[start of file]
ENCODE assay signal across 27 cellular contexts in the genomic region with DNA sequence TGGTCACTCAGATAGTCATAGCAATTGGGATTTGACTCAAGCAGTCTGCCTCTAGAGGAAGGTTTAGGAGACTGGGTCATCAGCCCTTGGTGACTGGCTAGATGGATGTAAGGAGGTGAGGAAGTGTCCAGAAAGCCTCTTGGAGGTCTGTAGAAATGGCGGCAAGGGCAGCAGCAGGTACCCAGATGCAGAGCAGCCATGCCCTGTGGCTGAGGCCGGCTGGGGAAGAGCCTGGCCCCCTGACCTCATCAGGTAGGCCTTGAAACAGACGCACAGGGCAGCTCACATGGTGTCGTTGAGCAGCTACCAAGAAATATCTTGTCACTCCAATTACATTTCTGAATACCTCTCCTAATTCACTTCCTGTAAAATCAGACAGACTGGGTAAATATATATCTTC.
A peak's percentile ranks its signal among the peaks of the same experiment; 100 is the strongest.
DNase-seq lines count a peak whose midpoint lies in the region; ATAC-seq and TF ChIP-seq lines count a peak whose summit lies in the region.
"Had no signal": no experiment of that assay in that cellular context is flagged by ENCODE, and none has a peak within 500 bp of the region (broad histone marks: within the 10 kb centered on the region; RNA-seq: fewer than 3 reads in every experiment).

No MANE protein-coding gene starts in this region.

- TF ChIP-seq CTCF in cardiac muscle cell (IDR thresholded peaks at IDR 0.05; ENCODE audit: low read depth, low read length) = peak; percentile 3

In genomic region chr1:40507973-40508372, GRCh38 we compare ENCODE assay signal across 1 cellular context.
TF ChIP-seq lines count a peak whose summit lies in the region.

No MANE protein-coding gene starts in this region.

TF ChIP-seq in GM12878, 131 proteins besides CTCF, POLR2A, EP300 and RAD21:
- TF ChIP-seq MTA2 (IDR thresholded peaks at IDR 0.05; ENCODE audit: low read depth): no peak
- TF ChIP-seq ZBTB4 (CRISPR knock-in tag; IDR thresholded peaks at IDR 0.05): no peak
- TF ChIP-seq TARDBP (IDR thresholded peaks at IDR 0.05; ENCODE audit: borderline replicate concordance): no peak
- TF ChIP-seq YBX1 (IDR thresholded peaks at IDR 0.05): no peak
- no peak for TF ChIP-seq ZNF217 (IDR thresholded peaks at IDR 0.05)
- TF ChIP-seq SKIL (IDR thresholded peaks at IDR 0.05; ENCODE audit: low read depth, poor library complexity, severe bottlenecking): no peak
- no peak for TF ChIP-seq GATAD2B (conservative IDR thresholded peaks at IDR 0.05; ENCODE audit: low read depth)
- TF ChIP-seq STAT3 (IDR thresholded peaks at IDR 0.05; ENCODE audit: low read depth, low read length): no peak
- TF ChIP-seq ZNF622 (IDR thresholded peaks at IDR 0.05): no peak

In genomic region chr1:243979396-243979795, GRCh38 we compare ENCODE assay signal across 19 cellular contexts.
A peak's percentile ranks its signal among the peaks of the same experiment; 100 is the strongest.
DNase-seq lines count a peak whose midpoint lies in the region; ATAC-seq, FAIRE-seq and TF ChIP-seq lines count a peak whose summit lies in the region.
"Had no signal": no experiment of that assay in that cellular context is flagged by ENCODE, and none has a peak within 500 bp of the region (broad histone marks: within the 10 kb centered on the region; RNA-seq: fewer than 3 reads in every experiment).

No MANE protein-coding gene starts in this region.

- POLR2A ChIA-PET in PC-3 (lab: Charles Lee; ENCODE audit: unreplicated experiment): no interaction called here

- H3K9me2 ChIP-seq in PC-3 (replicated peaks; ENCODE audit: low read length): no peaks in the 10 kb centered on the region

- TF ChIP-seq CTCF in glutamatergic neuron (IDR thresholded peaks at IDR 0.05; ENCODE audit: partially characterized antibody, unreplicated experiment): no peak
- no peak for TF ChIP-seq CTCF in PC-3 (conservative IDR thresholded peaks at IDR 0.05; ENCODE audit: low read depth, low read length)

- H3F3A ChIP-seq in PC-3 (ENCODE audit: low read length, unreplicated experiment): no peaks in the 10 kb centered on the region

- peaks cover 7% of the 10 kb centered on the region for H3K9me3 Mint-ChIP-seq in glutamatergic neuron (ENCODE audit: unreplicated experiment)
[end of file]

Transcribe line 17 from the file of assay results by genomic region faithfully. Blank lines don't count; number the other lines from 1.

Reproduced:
- no peak for TF ChIP-seq GATAD2B (conservative IDR thresholded peaks at IDR 0.05; ENCODE audit: low read depth)